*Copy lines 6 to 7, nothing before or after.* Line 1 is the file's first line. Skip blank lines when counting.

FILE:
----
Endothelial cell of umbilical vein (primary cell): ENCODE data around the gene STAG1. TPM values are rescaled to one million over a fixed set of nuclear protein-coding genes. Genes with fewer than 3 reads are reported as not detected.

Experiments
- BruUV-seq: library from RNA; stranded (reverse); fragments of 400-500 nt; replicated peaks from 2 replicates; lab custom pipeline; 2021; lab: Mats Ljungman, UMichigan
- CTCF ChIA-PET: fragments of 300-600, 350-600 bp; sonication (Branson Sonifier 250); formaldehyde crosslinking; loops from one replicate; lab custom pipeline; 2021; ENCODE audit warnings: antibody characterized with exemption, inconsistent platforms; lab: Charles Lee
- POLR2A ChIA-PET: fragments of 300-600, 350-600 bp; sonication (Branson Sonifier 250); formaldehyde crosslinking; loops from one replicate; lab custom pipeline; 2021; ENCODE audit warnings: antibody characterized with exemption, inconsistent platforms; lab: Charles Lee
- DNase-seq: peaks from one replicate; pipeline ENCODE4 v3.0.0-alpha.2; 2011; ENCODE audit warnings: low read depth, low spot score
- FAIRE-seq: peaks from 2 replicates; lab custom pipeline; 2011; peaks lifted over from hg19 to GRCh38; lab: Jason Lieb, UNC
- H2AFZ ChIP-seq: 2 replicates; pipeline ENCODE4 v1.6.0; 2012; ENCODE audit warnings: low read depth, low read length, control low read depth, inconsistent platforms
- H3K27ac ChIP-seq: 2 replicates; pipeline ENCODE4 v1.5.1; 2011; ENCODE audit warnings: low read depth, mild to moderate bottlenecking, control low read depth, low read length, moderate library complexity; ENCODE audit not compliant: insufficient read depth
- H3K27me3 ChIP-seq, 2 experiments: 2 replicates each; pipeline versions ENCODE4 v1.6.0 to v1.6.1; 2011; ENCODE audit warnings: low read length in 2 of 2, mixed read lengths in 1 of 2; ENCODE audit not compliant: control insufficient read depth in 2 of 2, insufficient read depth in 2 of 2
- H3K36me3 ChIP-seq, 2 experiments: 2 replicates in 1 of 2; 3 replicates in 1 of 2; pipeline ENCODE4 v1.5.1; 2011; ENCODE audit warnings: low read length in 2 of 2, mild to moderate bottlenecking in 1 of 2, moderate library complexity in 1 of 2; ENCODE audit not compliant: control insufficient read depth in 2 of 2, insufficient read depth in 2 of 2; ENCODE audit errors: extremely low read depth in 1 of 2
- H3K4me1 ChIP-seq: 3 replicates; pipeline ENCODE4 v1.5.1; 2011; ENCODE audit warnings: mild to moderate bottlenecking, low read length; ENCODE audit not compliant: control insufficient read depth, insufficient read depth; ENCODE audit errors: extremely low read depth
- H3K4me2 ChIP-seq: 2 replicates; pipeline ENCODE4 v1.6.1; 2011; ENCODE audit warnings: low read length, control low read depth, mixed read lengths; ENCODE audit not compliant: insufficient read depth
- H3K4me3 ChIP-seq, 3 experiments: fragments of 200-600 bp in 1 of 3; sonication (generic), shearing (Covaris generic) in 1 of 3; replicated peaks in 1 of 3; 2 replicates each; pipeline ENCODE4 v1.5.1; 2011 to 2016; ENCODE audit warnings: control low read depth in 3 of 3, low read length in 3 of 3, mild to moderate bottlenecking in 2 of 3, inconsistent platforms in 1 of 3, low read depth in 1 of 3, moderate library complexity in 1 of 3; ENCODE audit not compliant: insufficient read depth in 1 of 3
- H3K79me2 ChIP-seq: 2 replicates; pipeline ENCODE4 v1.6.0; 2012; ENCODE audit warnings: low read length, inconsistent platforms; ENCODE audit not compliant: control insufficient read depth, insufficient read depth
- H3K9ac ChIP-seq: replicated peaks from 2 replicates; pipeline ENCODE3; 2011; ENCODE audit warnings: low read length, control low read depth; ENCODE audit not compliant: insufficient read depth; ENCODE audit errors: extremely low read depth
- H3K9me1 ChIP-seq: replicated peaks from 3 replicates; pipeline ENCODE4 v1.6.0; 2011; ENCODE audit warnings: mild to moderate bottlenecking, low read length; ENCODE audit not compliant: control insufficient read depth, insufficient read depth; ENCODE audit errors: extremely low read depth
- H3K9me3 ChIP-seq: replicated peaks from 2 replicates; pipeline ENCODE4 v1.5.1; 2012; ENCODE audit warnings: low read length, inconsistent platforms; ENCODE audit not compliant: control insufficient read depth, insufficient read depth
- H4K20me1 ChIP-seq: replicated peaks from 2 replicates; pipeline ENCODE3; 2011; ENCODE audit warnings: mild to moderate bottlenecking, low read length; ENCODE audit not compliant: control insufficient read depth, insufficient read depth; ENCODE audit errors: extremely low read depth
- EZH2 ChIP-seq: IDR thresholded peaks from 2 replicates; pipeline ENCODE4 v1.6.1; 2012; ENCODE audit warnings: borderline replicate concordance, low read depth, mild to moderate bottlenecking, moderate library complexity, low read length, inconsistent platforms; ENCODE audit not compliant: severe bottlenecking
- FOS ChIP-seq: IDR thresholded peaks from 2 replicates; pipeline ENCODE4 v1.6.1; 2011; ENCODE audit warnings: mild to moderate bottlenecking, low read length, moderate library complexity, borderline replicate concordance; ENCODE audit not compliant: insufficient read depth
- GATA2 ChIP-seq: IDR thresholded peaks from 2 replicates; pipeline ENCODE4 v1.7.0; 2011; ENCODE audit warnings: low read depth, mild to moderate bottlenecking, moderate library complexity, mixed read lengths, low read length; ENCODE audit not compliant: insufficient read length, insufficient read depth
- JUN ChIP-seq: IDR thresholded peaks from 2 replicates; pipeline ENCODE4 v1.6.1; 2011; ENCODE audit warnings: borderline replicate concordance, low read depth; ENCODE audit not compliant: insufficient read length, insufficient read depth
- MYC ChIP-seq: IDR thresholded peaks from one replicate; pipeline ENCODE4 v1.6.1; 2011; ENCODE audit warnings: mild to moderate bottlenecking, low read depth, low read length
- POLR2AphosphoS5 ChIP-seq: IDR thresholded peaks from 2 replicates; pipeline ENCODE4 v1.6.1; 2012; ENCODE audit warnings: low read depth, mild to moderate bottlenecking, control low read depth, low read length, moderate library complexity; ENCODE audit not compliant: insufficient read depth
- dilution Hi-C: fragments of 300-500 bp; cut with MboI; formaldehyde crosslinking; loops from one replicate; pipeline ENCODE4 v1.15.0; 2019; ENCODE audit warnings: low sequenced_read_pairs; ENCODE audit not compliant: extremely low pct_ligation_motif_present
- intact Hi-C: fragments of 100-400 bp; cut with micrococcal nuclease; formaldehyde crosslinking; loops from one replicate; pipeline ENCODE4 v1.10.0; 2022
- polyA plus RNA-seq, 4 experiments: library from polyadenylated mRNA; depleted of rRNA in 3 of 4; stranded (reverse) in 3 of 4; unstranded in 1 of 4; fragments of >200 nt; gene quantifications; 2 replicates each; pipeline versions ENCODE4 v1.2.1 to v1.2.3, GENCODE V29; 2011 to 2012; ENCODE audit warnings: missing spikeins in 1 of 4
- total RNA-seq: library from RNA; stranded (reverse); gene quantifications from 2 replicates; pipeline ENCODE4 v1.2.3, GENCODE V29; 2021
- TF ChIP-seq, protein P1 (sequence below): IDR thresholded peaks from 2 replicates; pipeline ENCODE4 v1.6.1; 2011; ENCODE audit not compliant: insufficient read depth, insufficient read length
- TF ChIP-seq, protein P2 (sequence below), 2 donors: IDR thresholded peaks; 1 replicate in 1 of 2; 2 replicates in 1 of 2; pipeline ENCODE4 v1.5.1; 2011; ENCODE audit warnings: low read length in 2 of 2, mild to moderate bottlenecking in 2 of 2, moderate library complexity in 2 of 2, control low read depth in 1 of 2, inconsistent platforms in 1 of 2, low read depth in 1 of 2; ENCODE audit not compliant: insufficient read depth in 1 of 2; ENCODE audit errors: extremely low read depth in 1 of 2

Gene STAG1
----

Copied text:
- DNase-seq: peaks from one replicate; pipeline ENCODE4 v3.0.0-alpha.2; 2011; ENCODE audit warnings: low read depth, low spot score
- FAIRE-seq: peaks from 2 replicates; lab custom pipeline; 2011; peaks lifted over from hg19 to GRCh38; lab: Jason Lieb, UNC